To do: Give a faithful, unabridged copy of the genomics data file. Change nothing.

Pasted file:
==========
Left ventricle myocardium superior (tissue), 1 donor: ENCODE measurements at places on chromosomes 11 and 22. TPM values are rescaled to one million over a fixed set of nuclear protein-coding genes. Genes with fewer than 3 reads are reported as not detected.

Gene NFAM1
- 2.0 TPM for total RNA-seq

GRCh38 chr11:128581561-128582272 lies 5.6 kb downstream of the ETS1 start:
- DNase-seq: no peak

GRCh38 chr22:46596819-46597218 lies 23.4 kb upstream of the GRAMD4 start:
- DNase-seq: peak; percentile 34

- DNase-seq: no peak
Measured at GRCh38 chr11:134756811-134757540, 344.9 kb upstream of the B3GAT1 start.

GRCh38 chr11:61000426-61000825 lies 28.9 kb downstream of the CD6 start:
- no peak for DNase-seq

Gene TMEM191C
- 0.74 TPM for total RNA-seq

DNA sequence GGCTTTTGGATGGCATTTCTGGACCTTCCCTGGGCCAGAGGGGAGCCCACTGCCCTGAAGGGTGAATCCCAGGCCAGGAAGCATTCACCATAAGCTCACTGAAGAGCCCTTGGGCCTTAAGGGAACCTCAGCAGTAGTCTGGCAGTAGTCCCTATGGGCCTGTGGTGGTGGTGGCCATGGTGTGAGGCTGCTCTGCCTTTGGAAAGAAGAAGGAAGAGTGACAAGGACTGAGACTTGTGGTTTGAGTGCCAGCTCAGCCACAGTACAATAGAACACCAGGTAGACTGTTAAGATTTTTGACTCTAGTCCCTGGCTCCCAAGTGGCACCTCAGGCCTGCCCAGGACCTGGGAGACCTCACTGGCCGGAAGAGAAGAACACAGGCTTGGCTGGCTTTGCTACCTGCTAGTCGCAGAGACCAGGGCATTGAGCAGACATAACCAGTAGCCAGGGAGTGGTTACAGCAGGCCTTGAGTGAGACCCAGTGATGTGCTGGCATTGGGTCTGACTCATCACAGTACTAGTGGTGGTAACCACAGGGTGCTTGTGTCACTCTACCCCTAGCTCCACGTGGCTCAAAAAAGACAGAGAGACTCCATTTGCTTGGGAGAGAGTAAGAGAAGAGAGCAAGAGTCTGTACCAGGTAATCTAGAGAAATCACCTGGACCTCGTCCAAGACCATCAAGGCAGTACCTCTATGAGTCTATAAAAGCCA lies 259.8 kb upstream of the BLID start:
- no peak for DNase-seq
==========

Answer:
Left ventricle myocardium superior (tissue), 1 donor: ENCODE measurements at places on chromosomes 11 and 22. TPM values are rescaled to one million over a fixed set of nuclear protein-coding genes. Genes with fewer than 3 reads are reported as not detected.

Gene NFAM1
- 2.0 TPM for total RNA-seq

GRCh38 chr11:128581561-128582272 lies 5.6 kb downstream of the ETS1 start:
- DNase-seq: no peak

GRCh38 chr22:46596819-46597218 lies 23.4 kb upstream of the GRAMD4 start:
- DNase-seq: peak; percentile 34

- DNase-seq: no peak
Measured at GRCh38 chr11:134756811-134757540, 344.9 kb upstream of the B3GAT1 start.

GRCh38 chr11:61000426-61000825 lies 28.9 kb downstream of the CD6 start:
- no peak for DNase-seq

Gene TMEM191C
- 0.74 TPM for total RNA-seq

DNA sequence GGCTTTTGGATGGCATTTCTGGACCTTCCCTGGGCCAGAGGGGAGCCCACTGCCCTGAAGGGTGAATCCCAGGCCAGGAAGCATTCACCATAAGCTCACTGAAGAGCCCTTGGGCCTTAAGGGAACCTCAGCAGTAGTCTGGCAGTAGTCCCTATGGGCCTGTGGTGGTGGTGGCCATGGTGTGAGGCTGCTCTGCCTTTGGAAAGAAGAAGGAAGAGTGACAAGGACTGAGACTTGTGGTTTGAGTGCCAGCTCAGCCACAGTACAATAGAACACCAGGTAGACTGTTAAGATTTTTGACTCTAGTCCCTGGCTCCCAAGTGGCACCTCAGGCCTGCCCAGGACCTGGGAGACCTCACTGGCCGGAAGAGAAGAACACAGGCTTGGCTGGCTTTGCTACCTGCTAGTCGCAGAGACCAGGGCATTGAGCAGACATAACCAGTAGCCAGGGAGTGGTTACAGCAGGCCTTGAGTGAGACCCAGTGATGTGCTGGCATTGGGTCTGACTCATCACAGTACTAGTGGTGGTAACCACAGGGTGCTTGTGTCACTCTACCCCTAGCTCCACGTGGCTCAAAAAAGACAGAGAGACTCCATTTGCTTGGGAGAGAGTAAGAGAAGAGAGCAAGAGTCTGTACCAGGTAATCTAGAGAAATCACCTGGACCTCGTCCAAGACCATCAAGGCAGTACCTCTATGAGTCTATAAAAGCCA lies 259.8 kb upstream of the BLID start:
- no peak for DNase-seq